It's a bit surprising that the failure point occurred in a larger section than the smaller  which is closer to the "..ka" though if the loading were against the small bump that houses the pin, you might have had a force that would put the crack in tension, and the smaller sections just in deflection. 

Seems to be a bit of either corrosion or deformation near the pivot pin, which would lend credence to a failure mechanism of the head ring lodging there. 

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Can't really ask them to replace it if you've under speced it. Either suck it up and get another t5 for the weight reduction whilst being away of their life expectancy or put up with the extra weight and spec it correctly to a larger unit. 

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1 hour ago, Alcatraz5768 said:

Can't really ask them to replace it if you've under speced it. Either suck it up and get another t5 for the weight reduction whilst being away of their life expectancy or put up with the extra weight and spec it correctly to a larger unit. 

I agree - the unit had been in use for a long time and did not actually fail (never dropped a sail) - I'm not interested in torturing Tylaska for a replacement. I'm more interested in figuring out what happened - whether accident, underspecced, wear-out mechanism etc -  than complaining about the part, which did its job well for a long time. The crevice corrosion idea around a stamped logo is an interesting hypothesis.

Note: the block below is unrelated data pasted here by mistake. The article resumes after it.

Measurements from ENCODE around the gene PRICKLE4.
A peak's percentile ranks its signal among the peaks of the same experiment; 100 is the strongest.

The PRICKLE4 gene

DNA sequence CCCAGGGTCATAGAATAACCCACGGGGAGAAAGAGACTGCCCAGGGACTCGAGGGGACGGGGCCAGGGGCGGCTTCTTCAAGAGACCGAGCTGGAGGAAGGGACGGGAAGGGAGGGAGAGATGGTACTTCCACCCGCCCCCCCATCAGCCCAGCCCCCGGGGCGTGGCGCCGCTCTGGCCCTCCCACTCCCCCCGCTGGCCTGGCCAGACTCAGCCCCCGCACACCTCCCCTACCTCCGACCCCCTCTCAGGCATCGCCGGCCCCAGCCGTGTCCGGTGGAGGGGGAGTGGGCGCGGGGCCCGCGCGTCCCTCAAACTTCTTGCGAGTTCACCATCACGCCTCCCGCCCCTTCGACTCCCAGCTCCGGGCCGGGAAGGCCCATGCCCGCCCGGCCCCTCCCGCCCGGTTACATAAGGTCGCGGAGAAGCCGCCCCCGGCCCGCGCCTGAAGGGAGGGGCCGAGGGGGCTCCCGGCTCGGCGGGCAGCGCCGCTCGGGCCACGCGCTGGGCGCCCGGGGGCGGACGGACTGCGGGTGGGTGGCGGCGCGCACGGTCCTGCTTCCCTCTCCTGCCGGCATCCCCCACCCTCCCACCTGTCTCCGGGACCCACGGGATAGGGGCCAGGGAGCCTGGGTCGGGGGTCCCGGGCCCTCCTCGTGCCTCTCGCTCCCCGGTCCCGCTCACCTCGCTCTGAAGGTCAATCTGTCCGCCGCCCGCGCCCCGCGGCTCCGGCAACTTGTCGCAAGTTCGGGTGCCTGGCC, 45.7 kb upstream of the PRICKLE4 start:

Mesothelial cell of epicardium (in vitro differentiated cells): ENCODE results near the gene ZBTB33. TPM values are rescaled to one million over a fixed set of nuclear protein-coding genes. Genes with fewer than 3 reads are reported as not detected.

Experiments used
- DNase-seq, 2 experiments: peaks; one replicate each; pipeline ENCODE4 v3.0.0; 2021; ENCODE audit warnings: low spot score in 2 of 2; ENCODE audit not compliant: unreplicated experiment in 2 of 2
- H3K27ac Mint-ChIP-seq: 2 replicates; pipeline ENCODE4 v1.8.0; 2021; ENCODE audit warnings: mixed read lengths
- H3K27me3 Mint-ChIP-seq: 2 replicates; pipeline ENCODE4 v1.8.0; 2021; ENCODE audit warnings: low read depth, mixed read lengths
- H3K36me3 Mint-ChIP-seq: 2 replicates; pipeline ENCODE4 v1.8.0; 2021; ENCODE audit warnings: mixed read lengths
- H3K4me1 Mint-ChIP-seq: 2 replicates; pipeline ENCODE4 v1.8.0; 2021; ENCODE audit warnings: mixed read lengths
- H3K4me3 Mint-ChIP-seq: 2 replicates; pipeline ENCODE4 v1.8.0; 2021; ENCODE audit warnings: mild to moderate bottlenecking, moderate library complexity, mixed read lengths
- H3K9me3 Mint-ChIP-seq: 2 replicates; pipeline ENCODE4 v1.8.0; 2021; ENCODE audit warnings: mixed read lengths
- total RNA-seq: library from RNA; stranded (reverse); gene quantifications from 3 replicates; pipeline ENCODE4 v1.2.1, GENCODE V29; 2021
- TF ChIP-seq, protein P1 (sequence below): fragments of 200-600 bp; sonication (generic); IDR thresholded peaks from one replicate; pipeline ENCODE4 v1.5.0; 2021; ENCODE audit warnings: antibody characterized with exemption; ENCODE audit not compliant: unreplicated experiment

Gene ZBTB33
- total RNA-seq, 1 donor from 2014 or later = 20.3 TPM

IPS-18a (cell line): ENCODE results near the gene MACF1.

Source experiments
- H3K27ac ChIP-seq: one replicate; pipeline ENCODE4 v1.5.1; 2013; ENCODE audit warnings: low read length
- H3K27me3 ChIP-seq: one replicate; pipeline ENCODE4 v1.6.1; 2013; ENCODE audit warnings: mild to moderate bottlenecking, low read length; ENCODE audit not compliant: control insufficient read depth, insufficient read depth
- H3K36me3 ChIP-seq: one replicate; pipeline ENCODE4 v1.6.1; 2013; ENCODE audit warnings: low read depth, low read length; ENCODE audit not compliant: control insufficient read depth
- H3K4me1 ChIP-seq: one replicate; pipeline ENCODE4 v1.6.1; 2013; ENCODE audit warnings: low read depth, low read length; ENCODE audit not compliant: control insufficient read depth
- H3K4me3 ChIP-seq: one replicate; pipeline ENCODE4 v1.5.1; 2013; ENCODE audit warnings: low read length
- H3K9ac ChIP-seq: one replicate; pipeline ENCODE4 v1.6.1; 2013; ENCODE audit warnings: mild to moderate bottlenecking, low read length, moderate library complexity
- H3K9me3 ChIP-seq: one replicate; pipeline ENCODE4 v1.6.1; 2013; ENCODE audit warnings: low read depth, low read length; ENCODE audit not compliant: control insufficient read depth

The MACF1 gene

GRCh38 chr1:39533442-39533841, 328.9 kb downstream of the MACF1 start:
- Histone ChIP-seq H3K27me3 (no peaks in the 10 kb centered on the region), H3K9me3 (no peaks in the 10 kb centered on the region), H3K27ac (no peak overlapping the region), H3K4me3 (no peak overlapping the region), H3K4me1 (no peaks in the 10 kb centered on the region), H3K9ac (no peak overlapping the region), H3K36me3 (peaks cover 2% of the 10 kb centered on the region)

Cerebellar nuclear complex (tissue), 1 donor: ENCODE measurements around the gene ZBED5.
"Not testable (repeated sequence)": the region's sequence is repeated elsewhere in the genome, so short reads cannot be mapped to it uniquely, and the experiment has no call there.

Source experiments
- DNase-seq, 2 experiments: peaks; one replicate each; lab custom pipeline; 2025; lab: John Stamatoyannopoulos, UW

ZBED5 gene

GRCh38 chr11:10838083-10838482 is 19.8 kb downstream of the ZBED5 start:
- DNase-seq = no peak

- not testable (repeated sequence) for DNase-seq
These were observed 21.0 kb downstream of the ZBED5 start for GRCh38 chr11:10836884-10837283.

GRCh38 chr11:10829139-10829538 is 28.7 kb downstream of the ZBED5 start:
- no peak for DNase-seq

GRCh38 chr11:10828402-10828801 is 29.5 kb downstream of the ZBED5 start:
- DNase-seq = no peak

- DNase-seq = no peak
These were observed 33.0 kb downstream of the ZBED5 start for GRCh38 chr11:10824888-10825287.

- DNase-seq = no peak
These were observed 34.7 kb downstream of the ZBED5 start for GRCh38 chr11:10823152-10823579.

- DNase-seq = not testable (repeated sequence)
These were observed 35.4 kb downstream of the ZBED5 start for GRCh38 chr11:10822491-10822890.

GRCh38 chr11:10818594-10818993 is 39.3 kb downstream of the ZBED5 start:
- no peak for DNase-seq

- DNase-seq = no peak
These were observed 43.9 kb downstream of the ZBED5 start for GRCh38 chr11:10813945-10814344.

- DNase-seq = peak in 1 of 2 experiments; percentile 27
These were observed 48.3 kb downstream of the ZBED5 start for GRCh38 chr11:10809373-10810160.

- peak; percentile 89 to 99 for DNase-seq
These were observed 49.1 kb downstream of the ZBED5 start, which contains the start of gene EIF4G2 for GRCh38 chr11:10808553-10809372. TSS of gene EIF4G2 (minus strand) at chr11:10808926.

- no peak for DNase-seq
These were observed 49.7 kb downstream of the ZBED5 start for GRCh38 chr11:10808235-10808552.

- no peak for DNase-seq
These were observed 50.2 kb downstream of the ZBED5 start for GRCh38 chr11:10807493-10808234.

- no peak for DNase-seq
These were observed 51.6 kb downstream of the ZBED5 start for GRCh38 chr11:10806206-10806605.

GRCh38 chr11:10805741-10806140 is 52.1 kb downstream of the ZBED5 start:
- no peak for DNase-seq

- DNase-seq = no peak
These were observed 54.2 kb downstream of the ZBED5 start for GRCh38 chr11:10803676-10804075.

Overall, and based on the feedback, I should probably fit the T8 as the replacement. The tiny extra weight aloft probably does not matter on the downwind legs anyway.

 

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  Most of the Tylaska & Sparcraft (before them) failures involve cracking around the axle pin. I'm pretty sure your shackle got trapped with a side load on it.

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On 5/29/2018 at 12:01 PM, LionessRacing said:

Not a metallurgist, but a semiconductor engineer, who looks at far too many Failure analysis reports... 

Your crack seems to have propagated from some etch pits, that may have been aligned to the stamping of the "T". 

Depending on the Tylaska process, the stamping may have been done as a "Quality" mark at the end, or in line. As such, if it was post heat treatment & polishing, then it would break the surface passivation layer, and be a  focal point for stress corrosion cracking, as well as a retention of moisture (note that the lettering, and various scars are all showing corrosion) 

It's a bit surprising that the failure point occurred in a larger section than the smaller  which is closer to the "..ka" though if the loading were against the small bump that houses the pin, you might have had a force that would put the crack in tension, and the smaller sections just in deflection. 

Seems to be a bit of either corrosion or deformation near the pivot pin, which would lend credence to a failure mechanism of the head ring lodging there. 

I don't think so.  To me, it looks a lot like the the break started at the edge of the wear spot created by the SS ring from the kite combined wit some tourqing by being side loaded.  Below the break is also the bottom of the fork cut out for the hinger at the end of the shackle so another obvious point for a crack to start.. There would be no way Tim would be silly enough to stamp anything after heat treating the shackles